Referring to FIG. 1, the tamper indicating package 10 is shown as including a tamper indicating closure 12 and a container 18. Closure 12 includes a standard threaded cap 14 and a depending tamper indicating skirt 16. Container 18 has a cylindrical neck 20 with an external threads 22 and radially projecting lugs 24 below the threads.
As better seen in FIG. 2 the threaded cap 14 of closure 12 has a planar top 26 and a depending annular wall 28 containing internal threads 29 which are complementary to container neck threads 22 for attaching the closure 12 to the container 18. Annular flange 30 depending from cap top 26 concentric with cap wall 28 seals against container lip 32 as the cap 14 is threaded onto the container neck 20.
The tamper indicating skirt 16 is molded integrally with the threaded cap 14, depending from the bottom of annular cap wall 28 in the formof a plurality of equally spaced depending ribs 34. The ribs are joined at their lower end by a flexible ring 36. While there could be as few as four ribs 34 interconnecting ring 36 with the bottom of the annular cap wall 28, preferably there are at least twelve ribs and more commonly there would be a greater number as shown in FIG. 1 as eighteen ribs and in FIG. 2 as twenty-eight ribs. Ribs 34 are flared outwardly from the inner surface at the bottom of said annular cap wall 28 at an angle of approximately 10° to serve the dual purpose of having the proper contact angle for molding the window spaces 38 between adjacent ribs 34 and to aid in guiding the skirt onto the container neck 20. Also, the ribs are radially inset at their upper ends so that subsequent separation of the ring 36 causes the webs to sever adjacent to the cap wall 38 leaving the webs 34 with the ring 36. This conceals the point of fracture and gives a cleaner appearance to the cap and facilitates subsequent reclosing.
Container neck lugs 24 are evenly spaced around the periphery or circumference of the neck 20 and can be as few as two lugs which are diametrically opposed as shown in FIG. 5. A preferred arrangement is shown in FIGS. 1, 3, and 8 in which there are four lugs 24 equally spaced around the circumference of the neck or at an angle of 90° from each other.
Each of the container neck lugs 24 has a cam surface 40 which extends from the container neck 20 outwardly in a clockwise direction as seen in FIGS. 3 and 8, ending in a radially inward stop surface 42. Additionally, the top surface 43 of the lugs 24 sloped downwardly and outwardly to facilitate guiding of the ring 36 and ribs 34 during application of the closure to the container for the first time. As cap 14 is threaded onto the container neck 20, the tamper indicating skirt passes over the cam surface 40 so that the individual ribs 34 are flexed outwardly until they pass the radial outer end of the stop surface 42. FIG. 8 shows the deflection of the bottom ring 36 of the tamper indicating skirt 36 as the cap 14 is being threaded on in a clockwise direction as shown by arrow 44. Ring 36 is deformed without stretching to form a perimeter line and is shown in the position contacting the outermost portion of all four lugs 24 before the ring edge drops off the cam surface 40 of the stop surface 42 of each lug 24. In the fully closed position of the container, the ring returns toward its circular or as-molded shape. In that position the stop surface 42 of each lug 24 extends into the space 38 between adjacent ribs 34. As the cap 14 is unthreaded, the stop surfaces 42 come into contact with the successive ribs 24 to sever them in shear. This is seen in FIG. 4 as the cap 14 is rotated in a counterclockwise direction indicated by arrow 46, lug 24 successively severs ribs 34' and lug 24' successively severs ribs 34' with parting occuring at the upper end of the ribs 34. When all of the ribs have been severed, the ring 36 and the ribs 34 of tamper indicating skirt 16 will fall down and remain on the container neck 20 indicating tampering or initial opening of the closure.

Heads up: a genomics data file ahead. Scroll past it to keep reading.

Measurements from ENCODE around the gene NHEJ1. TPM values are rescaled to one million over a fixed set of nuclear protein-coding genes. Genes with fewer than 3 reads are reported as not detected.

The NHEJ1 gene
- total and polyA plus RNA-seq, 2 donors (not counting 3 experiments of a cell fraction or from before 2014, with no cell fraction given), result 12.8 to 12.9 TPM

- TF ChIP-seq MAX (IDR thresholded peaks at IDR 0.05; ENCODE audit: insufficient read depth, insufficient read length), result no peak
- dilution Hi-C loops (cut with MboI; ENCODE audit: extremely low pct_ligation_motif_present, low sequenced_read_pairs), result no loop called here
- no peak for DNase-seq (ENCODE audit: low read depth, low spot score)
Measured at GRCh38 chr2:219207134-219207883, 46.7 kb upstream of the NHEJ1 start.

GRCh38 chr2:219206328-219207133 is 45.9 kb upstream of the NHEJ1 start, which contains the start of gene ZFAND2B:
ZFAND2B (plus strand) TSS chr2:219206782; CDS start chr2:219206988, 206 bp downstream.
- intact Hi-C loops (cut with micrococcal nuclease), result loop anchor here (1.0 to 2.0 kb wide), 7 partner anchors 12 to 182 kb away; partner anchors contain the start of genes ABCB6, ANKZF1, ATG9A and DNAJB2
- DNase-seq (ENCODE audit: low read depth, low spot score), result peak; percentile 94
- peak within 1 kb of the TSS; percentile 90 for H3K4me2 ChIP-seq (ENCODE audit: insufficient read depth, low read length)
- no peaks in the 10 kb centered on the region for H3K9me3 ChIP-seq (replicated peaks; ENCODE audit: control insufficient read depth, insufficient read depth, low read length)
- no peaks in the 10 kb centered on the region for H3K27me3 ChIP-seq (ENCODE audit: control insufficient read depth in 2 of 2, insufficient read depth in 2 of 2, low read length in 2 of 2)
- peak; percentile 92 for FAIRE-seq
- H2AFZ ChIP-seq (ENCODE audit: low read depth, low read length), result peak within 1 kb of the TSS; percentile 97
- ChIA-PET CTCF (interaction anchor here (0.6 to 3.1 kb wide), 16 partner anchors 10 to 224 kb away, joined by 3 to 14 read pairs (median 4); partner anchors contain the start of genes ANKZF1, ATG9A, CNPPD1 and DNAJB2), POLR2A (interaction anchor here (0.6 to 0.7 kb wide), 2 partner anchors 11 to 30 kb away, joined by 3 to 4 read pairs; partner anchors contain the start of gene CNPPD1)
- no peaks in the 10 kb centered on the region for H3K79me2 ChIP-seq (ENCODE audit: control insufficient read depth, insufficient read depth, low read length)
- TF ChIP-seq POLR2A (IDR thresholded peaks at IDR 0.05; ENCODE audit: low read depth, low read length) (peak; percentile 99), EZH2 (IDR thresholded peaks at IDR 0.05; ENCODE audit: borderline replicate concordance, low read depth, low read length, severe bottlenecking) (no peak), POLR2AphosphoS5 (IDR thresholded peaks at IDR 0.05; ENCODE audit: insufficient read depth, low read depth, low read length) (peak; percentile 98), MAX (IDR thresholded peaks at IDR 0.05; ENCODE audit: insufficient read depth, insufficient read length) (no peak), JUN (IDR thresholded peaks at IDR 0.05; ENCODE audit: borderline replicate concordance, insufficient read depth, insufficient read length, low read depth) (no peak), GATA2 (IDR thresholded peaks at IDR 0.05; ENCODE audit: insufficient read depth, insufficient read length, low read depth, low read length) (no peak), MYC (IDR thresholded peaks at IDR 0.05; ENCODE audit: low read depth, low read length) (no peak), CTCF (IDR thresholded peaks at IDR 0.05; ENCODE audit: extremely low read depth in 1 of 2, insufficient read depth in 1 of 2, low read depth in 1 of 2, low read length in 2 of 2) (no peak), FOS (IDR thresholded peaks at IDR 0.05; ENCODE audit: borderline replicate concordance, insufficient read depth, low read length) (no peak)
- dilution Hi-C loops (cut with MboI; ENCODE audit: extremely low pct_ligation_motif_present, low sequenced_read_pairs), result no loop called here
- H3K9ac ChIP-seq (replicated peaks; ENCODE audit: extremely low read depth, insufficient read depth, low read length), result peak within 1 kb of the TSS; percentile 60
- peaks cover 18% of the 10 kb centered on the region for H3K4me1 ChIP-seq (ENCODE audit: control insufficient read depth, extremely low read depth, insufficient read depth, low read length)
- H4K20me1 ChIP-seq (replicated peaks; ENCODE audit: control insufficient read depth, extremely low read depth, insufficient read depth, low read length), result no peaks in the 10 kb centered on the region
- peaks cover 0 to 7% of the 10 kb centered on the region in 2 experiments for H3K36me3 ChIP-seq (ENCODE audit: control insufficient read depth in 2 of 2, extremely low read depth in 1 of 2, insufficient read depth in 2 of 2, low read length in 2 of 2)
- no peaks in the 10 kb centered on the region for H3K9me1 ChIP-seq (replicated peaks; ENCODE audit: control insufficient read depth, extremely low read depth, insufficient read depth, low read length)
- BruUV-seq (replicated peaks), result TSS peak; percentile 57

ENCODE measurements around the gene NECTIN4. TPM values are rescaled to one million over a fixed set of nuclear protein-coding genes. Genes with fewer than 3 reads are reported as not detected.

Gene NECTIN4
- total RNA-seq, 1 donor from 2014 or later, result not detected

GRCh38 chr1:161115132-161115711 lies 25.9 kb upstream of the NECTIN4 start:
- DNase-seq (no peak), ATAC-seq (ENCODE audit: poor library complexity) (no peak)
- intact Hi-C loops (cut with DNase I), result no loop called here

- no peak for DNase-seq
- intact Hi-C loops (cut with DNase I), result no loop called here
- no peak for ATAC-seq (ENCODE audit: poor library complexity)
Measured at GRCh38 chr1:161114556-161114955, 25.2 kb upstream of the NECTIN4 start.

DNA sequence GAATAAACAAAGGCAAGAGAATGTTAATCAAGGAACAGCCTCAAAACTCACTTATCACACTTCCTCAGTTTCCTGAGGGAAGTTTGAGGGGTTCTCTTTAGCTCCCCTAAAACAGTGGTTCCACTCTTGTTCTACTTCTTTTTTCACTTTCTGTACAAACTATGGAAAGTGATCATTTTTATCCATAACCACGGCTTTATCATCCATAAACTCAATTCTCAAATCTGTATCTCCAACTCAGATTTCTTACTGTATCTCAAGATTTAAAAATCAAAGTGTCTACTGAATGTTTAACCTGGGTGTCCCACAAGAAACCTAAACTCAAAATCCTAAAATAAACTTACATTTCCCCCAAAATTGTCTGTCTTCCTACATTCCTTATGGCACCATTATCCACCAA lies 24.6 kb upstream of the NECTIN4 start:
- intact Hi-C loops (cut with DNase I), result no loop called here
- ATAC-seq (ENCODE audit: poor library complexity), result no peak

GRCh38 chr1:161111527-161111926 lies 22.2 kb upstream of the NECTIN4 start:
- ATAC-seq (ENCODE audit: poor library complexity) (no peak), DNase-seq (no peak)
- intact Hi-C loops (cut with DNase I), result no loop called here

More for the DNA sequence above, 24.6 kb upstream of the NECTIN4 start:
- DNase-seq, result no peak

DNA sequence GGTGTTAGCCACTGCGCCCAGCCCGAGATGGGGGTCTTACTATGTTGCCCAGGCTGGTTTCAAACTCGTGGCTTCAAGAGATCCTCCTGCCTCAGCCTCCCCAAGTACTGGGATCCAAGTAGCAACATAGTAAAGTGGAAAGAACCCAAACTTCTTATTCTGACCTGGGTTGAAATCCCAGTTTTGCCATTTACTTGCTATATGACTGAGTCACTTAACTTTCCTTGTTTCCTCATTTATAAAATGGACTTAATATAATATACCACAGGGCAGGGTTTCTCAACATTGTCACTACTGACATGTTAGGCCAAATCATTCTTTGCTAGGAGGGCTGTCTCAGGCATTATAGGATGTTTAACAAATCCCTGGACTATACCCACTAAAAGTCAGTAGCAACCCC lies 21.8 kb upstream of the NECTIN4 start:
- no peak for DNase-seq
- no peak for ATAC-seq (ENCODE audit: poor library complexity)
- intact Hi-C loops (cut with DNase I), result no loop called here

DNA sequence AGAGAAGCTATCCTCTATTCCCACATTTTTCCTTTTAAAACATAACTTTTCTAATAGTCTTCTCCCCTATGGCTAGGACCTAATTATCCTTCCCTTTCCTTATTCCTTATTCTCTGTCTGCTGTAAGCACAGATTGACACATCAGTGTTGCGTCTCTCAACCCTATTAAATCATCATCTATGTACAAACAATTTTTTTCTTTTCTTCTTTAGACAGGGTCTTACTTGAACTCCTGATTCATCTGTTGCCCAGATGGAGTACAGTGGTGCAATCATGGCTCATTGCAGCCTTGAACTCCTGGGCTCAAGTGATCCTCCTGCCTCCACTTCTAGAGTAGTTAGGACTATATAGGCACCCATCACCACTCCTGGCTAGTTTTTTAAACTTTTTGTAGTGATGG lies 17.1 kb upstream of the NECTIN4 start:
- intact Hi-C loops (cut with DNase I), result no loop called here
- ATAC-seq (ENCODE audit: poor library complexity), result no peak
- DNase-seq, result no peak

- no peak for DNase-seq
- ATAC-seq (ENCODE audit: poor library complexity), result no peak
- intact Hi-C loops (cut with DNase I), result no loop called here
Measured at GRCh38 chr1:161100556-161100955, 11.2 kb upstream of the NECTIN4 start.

The tamper indicating skirt can be molded separately as a tamper indicating band which is snapped onto or welded to annular cap wall 28, but preferably it is molded integrally with base cap 14 in a simplified type of mold. In most instances cap threads 29 can be jump threads so that the entire closure 12 can be pulled off of the mold core piece. Preferably closure 12 is molded with a polypropylene plastic to provide maximum strength but also provide the flexibility in the thinner sectioned tamper indicating skirt portion to allow the ring 36 to distort without requiring stretching and the ribs 34 to successively pass over lugs 24. An alternative material could be a high density polyethylene plastic.